Recent focus on how Sydney’s new train stations can help house a growing population offer an urban alternative to city of sprawl. Committee for Sydney chief executive Gabriel Metcalf told newspapers that “the metro train lines offered an opportunity to solve the city’s growth and land use problem”.
He estimated Sydney could easily fit half of the population growth forecast for the city over the next 20 years around the new train stations. Rob Stokes, former Planning Minister and now minister for Infrastructure, Cities, and Active Transport, agreed. The Emmanuel Macron of our state government, he doesn’t think density is good, he knows it is!
The densification policies this city needs never appear or they pop their head up in draft form (such as the Sydenham to Bankstown Urban Renewal Corridor Strategy) and disappear as hard as Peng Shui after her last Weibo post. Or go missing, like Mr Stoke’s well named “missing middle” idea.
The prediction that Metro Rail is great and can be the focus of land use change is right. Real land use planning goes with infrastructure. Somewhere to be and go. And building around and on top of new Metro Rail is smart and sustainable, and there is also an ethical dimension – metropolitan and ecological equity.
Why should a few existing households near a new Metro Rail Station get the benefit of this billion-dollar infrastructure investment, when those distant households that pay the same taxes get nothing? There is also a sweet irony if some of the city’s best NIMBY households pick up an even bigger capital gain because of this huge public investment. The perceived worth of historic streetscapes (that are mostly turn of the century project homes anyway) is dwarfed by the metropolitan inequity they represent. Old houses near new Metro Rail stations are unfair.
The ecological dimension is also becoming real. Raising the Warragamba dam wall and flooding World Heritage bushland is a direct knock-on from not embracing urban consolidation and letting metropolitan growth into the flood plain.
The poor old koala that haplessly choose a habitat favoured by metropolitan refugees who can’t afford the coastal lifestyle is doomed too. A real urban lifestyle would have been just as attractive for those coastal wannabes if it was on offer – and would lower the risk they’d wind up voting for the Nationals or One Nation. A win for the koalas and civility.
I agree and fully support the Committee for Sydney and Mr Stokes. I want their intentions to become real.
New housing will not sprout on or around Metro Rail stations like mushrooms after rain. Local government authorities that partly control land use planning around these stations have no real interest in accommodating half of Sydney’s forecast population growth.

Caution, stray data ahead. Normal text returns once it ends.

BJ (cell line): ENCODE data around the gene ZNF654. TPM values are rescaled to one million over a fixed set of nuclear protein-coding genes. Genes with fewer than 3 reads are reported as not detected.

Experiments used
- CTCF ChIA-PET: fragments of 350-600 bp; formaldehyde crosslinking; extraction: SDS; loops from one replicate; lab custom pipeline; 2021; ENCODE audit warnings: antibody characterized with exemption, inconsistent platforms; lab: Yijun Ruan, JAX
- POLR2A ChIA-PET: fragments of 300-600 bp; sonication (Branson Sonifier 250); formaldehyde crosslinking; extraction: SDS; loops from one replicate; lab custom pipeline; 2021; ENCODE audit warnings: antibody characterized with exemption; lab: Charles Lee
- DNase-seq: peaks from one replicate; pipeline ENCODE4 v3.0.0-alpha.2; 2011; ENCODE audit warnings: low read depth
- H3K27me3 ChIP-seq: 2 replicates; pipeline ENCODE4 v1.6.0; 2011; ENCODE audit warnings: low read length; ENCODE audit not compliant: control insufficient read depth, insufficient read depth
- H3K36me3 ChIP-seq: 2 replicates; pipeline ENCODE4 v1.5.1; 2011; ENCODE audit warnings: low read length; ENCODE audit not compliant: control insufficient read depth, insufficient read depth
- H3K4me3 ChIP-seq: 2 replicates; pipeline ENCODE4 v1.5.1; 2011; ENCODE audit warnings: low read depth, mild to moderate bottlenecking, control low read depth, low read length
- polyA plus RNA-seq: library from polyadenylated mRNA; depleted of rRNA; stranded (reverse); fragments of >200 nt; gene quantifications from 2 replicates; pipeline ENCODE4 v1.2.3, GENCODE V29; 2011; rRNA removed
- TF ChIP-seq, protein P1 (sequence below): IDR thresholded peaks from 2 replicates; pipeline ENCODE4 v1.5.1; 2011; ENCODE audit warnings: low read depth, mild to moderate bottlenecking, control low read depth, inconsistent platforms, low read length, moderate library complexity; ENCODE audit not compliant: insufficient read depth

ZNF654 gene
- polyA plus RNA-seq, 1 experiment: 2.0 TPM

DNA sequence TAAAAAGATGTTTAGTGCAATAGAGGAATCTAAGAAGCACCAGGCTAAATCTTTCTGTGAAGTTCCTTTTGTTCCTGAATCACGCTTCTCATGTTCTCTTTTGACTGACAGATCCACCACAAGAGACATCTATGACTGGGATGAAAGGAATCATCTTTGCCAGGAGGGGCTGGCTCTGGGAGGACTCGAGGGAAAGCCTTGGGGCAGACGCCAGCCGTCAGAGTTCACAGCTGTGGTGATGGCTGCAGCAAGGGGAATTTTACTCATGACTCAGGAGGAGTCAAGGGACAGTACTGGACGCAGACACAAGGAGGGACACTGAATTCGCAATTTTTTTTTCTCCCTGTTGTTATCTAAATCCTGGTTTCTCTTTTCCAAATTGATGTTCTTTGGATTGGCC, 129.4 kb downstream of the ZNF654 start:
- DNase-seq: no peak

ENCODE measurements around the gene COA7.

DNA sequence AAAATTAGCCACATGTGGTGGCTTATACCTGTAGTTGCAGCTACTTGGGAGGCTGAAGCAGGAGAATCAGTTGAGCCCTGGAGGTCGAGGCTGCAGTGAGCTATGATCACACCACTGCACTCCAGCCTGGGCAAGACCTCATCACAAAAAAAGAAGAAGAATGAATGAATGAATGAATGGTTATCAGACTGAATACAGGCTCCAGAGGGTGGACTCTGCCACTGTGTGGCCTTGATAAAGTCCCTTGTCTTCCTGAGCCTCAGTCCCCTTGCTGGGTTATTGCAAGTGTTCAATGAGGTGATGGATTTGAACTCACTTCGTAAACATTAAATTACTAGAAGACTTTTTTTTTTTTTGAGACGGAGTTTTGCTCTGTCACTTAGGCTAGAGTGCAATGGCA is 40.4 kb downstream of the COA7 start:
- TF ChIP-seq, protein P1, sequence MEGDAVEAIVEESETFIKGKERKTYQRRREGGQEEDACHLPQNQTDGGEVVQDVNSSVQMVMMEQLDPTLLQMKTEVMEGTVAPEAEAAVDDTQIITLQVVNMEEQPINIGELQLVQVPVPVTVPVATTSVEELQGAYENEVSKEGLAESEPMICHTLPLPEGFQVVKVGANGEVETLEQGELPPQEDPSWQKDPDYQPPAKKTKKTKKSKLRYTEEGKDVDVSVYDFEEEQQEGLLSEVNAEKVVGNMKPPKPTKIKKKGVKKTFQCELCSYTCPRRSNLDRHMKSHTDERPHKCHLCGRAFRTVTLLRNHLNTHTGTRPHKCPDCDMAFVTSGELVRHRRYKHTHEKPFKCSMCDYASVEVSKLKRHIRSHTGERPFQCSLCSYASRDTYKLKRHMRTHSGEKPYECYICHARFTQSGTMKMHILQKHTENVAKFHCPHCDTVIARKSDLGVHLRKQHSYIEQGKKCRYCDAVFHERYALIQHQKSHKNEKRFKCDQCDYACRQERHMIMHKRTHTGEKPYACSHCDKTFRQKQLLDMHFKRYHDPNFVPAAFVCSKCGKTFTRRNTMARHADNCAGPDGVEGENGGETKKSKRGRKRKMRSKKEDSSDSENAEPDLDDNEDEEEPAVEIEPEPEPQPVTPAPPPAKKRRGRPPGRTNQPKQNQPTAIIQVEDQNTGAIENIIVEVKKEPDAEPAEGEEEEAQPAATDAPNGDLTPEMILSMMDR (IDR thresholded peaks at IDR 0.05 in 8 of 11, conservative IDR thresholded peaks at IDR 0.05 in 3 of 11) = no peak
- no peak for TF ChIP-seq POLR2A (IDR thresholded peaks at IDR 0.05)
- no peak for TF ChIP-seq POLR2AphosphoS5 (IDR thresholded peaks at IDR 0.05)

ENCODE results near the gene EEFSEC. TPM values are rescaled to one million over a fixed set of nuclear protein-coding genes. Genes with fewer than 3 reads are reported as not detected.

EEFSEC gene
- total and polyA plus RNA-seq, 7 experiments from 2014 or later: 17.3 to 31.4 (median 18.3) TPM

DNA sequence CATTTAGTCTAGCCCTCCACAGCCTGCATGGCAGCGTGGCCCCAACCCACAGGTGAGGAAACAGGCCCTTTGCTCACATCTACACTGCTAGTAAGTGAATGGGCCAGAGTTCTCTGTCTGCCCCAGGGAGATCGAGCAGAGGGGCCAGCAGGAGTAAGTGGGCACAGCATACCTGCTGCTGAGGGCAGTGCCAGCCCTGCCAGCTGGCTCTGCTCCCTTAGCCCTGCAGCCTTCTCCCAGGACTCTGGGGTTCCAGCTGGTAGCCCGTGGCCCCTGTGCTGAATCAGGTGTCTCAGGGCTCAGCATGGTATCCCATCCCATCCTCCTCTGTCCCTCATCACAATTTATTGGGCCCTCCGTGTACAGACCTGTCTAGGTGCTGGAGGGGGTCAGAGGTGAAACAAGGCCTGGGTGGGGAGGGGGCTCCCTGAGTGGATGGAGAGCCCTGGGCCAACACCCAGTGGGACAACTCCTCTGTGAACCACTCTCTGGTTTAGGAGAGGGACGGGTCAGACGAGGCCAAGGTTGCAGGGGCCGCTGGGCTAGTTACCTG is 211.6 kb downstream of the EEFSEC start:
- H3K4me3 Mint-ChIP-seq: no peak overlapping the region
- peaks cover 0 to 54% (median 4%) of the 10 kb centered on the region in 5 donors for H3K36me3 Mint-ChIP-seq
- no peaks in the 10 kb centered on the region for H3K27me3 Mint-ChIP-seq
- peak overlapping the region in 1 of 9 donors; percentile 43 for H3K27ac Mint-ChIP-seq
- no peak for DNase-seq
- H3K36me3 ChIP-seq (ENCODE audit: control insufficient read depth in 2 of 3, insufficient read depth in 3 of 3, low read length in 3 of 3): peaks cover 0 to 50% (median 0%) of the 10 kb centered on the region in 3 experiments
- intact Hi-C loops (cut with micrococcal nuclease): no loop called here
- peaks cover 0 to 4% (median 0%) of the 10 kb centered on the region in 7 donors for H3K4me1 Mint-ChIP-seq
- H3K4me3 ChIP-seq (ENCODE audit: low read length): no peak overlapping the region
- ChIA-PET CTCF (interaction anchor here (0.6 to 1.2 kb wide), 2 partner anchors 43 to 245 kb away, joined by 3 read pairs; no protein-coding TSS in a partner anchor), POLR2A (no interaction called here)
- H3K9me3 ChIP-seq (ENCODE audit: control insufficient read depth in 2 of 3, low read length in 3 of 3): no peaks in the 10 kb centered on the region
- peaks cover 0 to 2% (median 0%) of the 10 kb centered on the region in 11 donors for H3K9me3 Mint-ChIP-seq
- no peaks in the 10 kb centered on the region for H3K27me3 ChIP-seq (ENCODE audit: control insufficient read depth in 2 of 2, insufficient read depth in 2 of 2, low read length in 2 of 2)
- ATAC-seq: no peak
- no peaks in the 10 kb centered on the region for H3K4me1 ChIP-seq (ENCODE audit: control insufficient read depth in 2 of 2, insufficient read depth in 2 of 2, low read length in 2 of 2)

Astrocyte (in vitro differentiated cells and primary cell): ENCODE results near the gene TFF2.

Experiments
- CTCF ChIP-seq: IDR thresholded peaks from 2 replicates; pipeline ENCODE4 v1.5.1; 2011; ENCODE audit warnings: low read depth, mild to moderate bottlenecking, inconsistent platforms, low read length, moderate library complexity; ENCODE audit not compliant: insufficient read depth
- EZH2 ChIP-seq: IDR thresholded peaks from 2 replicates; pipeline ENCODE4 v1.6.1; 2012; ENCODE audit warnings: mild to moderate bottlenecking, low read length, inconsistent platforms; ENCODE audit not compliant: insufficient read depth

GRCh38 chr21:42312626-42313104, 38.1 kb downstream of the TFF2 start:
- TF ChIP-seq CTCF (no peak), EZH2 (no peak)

Local government is the big obstacle standing in the way of Metro Rail densification. Local government reform in established Sydney has long been a poison chalice for reforming state governments and a recent pattern has emerged in terms of reform of this sector.
In the early 2000s there was the Sproats inquiry (Inquiry into the structure of Local Government in Eight Council areas in the Inner City and Eastern Suburbs of Sydney by Professor Kevin Sproats) that sought a retooled Central, Inner West and Eastern Sydney. That process was rejected by all but an ambitious City of Sydney under the then Mayor Frank Sartor.
The changes that happened were just a takeover of parts of the old Leichhardt Council and a full takeover of South Sydney Council. The Sproats dream was an eight-into-four council amalgamation reform for central Sydney.
Figure 1: The K Sproats Dream 2001.
The more recent attempt at local government reform from 2010 to 2017 (Final Report of the NSW Independent Local Government Review Panel by Professor Graham Sansom, 2013) followed a similar path. Kind of successful but not really. Many of the local government areas that might be expected to take part in Metro Rail densification avoided reform and kept their 19th century ward based political structures in place. And the two biggest amalgamated councils on Metro Rail, the Inner West and Canterbury Bankstown, seemed to have morphed into even bigger resisters of density.
The Inner West has become Greater Leichhardt Council and Canterbury Bankstown, scared by an Independent Commission Against Corruption inquiry, has lost its taste for development. The structure of local government in established Sydney is there to resist Metro Rail densification.
Figure 2: The G Sansom Dream 2013.
Figure 3: The reality. The names that don’t fit on the map are the councils that got away, some of which are getting Metro Rail soon.
The obstacles facing Metro Rail densification are also embedded in the culture of land use planning in established Sydney. A quick summary of land use planning history tells the story well.